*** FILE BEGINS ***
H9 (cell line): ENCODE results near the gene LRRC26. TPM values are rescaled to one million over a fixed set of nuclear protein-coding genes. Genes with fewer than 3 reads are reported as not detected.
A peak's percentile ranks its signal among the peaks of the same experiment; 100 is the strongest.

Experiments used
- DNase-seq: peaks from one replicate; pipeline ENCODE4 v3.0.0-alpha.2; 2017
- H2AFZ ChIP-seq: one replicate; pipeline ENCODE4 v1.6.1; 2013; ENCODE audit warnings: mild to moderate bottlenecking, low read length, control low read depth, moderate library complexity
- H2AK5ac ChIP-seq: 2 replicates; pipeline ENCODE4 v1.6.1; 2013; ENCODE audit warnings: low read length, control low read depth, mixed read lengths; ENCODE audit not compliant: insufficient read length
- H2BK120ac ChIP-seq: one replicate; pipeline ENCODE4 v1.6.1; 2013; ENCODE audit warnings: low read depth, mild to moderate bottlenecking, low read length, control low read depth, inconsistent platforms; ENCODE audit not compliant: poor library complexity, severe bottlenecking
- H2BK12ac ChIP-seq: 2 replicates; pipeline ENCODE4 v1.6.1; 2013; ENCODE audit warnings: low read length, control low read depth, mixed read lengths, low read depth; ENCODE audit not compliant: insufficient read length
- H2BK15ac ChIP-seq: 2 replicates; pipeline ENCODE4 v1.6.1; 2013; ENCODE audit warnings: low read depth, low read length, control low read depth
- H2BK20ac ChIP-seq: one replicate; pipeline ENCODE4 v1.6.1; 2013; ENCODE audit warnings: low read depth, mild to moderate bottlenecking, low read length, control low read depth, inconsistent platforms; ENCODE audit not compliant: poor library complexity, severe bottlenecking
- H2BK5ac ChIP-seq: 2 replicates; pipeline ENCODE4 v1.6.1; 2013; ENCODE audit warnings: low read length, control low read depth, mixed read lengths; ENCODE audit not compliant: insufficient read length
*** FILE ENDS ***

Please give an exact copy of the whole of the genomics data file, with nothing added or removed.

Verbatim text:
H9 (cell line): ENCODE results near the gene LRRC26. TPM values are rescaled to one million over a fixed set of nuclear protein-coding genes. Genes with fewer than 3 reads are reported as not detected.
A peak's percentile ranks its signal among the peaks of the same experiment; 100 is the strongest.

Experiments used
- DNase-seq: peaks from one replicate; pipeline ENCODE4 v3.0.0-alpha.2; 2017
- H2AFZ ChIP-seq: one replicate; pipeline ENCODE4 v1.6.1; 2013; ENCODE audit warnings: mild to moderate bottlenecking, low read length, control low read depth, moderate library complexity
- H2AK5ac ChIP-seq: 2 replicates; pipeline ENCODE4 v1.6.1; 2013; ENCODE audit warnings: low read length, control low read depth, mixed read lengths; ENCODE audit not compliant: insufficient read length
- H2BK120ac ChIP-seq: one replicate; pipeline ENCODE4 v1.6.1; 2013; ENCODE audit warnings: low read depth, mild to moderate bottlenecking, low read length, control low read depth, inconsistent platforms; ENCODE audit not compliant: poor library complexity, severe bottlenecking
- H2BK12ac ChIP-seq: 2 replicates; pipeline ENCODE4 v1.6.1; 2013; ENCODE audit warnings: low read length, control low read depth, mixed read lengths, low read depth; ENCODE audit not compliant: insufficient read length
- H2BK15ac ChIP-seq: 2 replicates; pipeline ENCODE4 v1.6.1; 2013; ENCODE audit warnings: low read depth, low read length, control low read depth
- H2BK20ac ChIP-seq: one replicate; pipeline ENCODE4 v1.6.1; 2013; ENCODE audit warnings: low read depth, mild to moderate bottlenecking, low read length, control low read depth, inconsistent platforms; ENCODE audit not compliant: poor library complexity, severe bottlenecking
- H2BK5ac ChIP-seq: 2 replicates; pipeline ENCODE4 v1.6.1; 2013; ENCODE audit warnings: low read length, control low read depth, mixed read lengths; ENCODE audit not compliant: insufficient read length